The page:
Classification of Terpenes, Chemistry tutorial

Introduction:

The rational categorization of the Terpenes has been established based on the number of isoprene (or isopentane) units incorporated in the fundamental molecular skeleton:

Terpenes                  Isoprene units     Carbon atoms

1) Monoterpenes                2                       10

2) Sesquiterpenes               3                       15

3) Diterpenes                     4                        20

4) Sesterpenes                    5                        25

5) Triterpenes                     6                        30

6) Carotenoids                    8                        40

7) Rubber                          > 100                  > 500

Mono-, sesqui-, di- and Sesterpenes include the isoprene units associated in a head to tail fashion. The triterpenes and carotenoids (that is, tetraterpenes) have two C15 and C20 units correspondingly joined head to head. 

Monoterpenes:

These are the Terpenes which have been known for some centuries as the components of fragrant oils acquired from flowers, leaves and fruits. Monoterpenes, having sesquiterpenes, are the major constituents of essential oils. As some, like camphor, take place in a close to pure form, most take place as complex mixtures, often of isomers hard to separate. Such essential oils have many actions, like allelochemical functions among the plants and between plants and predators. The role in wound healing was as well noticed.

Acyclic Monoterpenes:

Among the natural molecules, the given are well known and encompass some of the structural isomers.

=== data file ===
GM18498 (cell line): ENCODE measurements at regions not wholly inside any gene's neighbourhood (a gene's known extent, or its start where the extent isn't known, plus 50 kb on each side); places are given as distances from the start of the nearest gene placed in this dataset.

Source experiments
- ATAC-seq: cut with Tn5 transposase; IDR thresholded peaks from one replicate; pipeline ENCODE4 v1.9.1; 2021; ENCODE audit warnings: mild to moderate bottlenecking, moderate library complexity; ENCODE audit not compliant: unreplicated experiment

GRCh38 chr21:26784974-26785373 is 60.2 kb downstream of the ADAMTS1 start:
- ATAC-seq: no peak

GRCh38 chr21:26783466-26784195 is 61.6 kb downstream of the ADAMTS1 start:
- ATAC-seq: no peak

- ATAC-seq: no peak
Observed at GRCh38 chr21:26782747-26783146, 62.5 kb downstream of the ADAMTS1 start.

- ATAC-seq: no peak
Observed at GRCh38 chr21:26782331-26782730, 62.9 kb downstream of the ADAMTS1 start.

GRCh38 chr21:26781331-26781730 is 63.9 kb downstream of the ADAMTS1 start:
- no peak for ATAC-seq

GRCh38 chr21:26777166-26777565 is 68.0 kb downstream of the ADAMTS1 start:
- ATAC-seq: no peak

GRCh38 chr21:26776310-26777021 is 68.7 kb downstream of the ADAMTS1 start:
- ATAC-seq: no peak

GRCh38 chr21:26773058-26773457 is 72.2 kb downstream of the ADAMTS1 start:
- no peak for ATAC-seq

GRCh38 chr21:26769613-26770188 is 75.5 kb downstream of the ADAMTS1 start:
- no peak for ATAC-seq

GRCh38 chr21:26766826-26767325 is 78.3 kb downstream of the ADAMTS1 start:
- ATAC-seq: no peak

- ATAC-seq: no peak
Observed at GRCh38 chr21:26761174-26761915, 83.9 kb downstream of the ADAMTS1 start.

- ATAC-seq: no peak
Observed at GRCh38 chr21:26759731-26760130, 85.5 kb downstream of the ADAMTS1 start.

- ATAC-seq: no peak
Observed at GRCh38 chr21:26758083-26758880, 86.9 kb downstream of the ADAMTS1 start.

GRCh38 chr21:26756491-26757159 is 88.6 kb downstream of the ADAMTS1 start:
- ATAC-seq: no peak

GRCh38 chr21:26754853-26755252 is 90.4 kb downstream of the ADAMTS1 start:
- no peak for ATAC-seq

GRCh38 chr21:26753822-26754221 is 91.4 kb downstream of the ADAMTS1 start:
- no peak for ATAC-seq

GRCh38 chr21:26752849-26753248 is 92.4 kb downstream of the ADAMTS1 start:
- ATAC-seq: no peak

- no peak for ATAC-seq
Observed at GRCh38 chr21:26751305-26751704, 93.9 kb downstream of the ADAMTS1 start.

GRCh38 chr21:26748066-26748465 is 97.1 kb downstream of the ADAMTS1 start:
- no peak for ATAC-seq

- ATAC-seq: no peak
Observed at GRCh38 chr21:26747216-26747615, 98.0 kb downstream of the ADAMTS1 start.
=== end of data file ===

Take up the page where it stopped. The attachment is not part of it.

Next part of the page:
1079_Acyclic Monoterpenes.jpg

Fig: Acyclic Monoterpenes

The defensive role of simple Terpenes has been illustrated as for more complex compounds. Ocimene and linalool (having farnesene) were illustrated to be formed by de novo biosynthesis in plants damaged via insect herbivores. Such compounds to be expected mediate the interaction among herbivores and their natural enemies, fascinated by Terpenes. 

Monocyclic Monoterpenes:

They are mainly derived from cyclohexane having an isopropyl substituent. The most general are:

596_Monocyclic Monoterpenes.jpg

Fig: Monocyclic Monoterpenes

Limonene is the significant volatile emitted through the holm oak (that is, Quercus ilex), and acts as allelochemical in inhibiting seed germination of the other plant species.

Bicyclic Monoterpenes:

975_Bicyclic Monoterpenes.jpg

Fig: Bicyclic Monoterpenes

Pinene is, as limonene, an allelochemichal emitted via the roots of Quercus ilex. Camphor and pinene are as well allelochemicals emitted through Salvia leucophylla. Most of the monoterpenes have antitumor activity in the animal and cell models. They have as well antioxidant properties, -Terpenes and hydroxytyrosol being among the most efficient. 

Sesquiterpenes:

Sesquiterpenoids are stated as the group of 15 carbon compounds derived through the assembly of 3 isoprenoid units and they are mostly found in higher plants however as well in invertebrates. Sesquiterpenes, having monoterpenes, are a significant constituent of essential oils in plants. They are the most diverse group of Isoprenoids. In plants, they function as the pheromones and juvenile hormones. Sesquiterpene structures present some acyclic, mono-, bi-, tri- and tetracyclic systems. 

Acyclic sesquiterpenes:

The acyclic representative are as well termed as farnesans, word derived from the fundamental structure, farnesol. Farnesol and nerolidol are extremely common and are isolated from essential oils of different sources.

1781_Acyclic sesquiterpenes.jpg

Fig: Acyclic sesquiterpenes